Our latest midterm election saw the second-highest youth voter turnout in almost three decades, just behind the 2018 cycle – indicating young people are increasingly more interested in the political process. According to the Walton Family Foundation’s post-election report, 1 in 3 Gen Z voters wished they were more informed
Contingency Planning for Hybrid Campaigning
Last fall as we were gearing up for the most consequential campaign season of our lives – during a global pandemic, no less – our team did a lot of contingency planning. It’s this team that powers our tech, supports our clients, and keeps the trains moving on time. And if anything were to happen to one of us, it’s our top priority that we are able to take care of ourselves or our loved ones without concern for professional consequences – whether it be our own jobs or one of our clients’ campaigns.
Although the pandemic is in a very different place than it was last summer, we likely won’t be back to ‘normal’ campaigning for most or all of the 2021 cycle. As this cycle is likely to have a lot more hybrid campaigning, we wanted to share what we learned in 2020 about how to maintain coverage and a cohesive team in these ever-changing times.
Contingency planning for coverage amidst election season
Two words: GET AHEAD.
Whether you’re working on a campaign or in politics more broadly, you know how busy election season gets. To get ahead of the stresses of campaign season, our team built a plan to designate which roles we would hire mid-season, if we found ourselves needing more teammates on board. We built out this plan about 4 months prior to the election. For new team members coming aboard mid-cycle, we oriented hiring towards:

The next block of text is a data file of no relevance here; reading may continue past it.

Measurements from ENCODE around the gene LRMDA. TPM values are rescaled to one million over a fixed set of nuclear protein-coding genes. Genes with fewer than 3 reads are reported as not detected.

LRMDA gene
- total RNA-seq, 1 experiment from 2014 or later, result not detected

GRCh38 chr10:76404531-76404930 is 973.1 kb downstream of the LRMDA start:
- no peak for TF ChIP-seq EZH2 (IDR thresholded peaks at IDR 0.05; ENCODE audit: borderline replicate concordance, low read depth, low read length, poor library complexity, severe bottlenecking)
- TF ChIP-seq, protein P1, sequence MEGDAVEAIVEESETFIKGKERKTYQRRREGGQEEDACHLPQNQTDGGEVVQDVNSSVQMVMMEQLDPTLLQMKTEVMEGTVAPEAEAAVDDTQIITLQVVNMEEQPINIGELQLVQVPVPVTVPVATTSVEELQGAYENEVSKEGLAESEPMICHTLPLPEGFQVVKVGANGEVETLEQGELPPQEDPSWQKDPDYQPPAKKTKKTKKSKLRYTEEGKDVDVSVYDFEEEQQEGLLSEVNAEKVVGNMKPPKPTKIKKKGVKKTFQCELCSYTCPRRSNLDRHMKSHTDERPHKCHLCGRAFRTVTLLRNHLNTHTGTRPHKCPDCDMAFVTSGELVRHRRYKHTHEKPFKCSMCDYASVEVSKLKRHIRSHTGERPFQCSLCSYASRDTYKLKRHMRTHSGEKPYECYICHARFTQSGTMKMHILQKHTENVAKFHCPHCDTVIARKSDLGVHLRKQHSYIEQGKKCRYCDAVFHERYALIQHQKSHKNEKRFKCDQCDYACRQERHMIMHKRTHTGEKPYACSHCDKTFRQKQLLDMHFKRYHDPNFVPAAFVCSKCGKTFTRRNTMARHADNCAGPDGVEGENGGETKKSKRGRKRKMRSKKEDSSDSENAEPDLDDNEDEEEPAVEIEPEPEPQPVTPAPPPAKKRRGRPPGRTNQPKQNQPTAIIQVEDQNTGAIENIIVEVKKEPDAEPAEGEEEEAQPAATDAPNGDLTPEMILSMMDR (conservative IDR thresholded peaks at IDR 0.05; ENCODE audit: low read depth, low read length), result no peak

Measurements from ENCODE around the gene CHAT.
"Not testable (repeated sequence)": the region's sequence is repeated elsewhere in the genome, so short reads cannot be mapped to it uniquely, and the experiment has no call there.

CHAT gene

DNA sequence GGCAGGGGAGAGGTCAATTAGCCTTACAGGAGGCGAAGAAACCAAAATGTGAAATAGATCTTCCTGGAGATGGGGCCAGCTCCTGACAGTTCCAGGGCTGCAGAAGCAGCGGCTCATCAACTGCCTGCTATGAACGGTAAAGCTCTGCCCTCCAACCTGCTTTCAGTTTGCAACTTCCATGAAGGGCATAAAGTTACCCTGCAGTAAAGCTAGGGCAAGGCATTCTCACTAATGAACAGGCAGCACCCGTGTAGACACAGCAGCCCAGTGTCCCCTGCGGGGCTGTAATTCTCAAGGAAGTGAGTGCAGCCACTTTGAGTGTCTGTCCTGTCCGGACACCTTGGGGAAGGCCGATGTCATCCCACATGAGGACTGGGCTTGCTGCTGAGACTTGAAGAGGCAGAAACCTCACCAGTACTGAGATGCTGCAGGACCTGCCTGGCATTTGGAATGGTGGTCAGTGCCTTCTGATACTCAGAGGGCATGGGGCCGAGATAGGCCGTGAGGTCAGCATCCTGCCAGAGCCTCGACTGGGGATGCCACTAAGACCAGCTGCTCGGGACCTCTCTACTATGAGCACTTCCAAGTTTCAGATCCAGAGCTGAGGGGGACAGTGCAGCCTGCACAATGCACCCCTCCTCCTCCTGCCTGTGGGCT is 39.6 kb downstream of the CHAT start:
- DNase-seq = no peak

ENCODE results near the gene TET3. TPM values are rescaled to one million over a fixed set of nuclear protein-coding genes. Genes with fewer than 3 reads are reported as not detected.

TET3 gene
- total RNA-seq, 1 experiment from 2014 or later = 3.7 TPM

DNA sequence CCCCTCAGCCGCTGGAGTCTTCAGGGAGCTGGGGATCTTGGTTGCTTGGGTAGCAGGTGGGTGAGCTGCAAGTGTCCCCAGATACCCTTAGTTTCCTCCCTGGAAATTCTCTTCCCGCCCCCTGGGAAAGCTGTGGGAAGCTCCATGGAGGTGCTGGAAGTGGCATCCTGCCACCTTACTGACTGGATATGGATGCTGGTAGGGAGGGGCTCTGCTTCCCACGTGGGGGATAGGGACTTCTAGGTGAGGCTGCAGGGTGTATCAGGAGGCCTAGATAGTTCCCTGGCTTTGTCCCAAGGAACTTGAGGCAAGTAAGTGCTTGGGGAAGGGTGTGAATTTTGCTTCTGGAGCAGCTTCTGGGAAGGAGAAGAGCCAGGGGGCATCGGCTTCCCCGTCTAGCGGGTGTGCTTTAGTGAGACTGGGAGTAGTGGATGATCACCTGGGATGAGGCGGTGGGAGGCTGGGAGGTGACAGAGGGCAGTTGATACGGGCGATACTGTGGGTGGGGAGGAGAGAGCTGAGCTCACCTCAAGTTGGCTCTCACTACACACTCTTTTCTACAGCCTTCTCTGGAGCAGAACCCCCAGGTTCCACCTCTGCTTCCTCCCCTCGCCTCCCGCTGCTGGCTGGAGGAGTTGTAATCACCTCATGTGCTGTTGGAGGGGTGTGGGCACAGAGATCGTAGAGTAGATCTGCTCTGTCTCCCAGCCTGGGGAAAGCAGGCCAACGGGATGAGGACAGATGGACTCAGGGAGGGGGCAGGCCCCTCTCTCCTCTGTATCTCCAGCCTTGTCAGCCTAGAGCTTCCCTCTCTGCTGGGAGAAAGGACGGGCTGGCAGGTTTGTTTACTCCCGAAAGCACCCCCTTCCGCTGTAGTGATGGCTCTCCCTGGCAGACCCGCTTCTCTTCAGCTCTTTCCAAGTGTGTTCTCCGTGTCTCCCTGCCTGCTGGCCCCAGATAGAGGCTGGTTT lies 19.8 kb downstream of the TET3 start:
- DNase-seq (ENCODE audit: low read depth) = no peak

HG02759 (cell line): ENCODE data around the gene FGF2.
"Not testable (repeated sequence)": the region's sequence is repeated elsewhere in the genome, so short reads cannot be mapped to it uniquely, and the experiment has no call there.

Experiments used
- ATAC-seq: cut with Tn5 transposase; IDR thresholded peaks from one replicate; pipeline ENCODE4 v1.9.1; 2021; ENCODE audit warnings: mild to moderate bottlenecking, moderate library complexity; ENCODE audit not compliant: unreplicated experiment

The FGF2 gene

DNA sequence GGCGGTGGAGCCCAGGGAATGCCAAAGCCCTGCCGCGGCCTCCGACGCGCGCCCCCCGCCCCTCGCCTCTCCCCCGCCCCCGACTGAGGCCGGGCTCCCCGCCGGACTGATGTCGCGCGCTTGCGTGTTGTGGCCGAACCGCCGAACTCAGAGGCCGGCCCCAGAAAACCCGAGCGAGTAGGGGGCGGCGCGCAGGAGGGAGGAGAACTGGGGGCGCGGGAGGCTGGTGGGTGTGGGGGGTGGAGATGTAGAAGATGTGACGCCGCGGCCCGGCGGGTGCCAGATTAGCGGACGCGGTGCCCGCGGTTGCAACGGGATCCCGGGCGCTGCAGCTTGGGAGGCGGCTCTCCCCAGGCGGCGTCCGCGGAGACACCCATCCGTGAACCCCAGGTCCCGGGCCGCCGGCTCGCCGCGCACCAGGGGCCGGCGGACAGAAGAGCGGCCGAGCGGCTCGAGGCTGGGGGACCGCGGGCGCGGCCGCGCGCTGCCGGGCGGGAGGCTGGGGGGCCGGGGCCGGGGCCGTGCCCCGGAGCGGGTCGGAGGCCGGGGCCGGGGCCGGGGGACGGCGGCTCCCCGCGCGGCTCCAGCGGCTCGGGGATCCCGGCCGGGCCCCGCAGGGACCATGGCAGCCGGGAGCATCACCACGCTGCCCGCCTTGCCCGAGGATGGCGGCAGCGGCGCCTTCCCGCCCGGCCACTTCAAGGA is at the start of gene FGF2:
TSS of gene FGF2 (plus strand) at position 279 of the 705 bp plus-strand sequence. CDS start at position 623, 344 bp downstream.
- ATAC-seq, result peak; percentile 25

1. Areas of the organization that will be busiest.
If you’re on a campaign, do you have enough people to manage volunteers both in-person AND online? Who on your team is vaccinated and who would prefer to stay at home until they are?
If you’re working at a political tech company or cause-based organization, which teams will be in most demand when business is pouring in? For example, who can fix the website if it is glitching? Who can support customer inquiries? Build out a plan for scaling each of these segments of your organization. Work with teammates in those roles right now to see what their biggest fears are and how easy it would be to train a new team member.
2. Segmented tasks that are critical but not part of a larger system.
What are aspects of each team member’s job that are easily peeled away and learned by new team members? For example, training someone in drafting social media copy might be easier than training someone on the nuances of digital ad buys.
A note on training in hybrid environments: Training in a hybrid environment can be tricky, especially for campaigns that are managing people or volunteers both in-person and online. Think through what your trainees need to know and how they will experience the training. Are they participating in the training online, but will be executing a socially distanced canvass event in-person? Are they participating in the training in-person, but will be executing a phone bank individually from home? Are there participants both in-person and online at an outdoor fundraiser?
These nuances can get really complicated. In our experience, if you are trying to conduct an event that has both remote and in-person components, the remote participants often have (or feel that they have) a lesser experience. Be sure to think through how you are including them and alter logistics accordingly to ensure positive experience for all.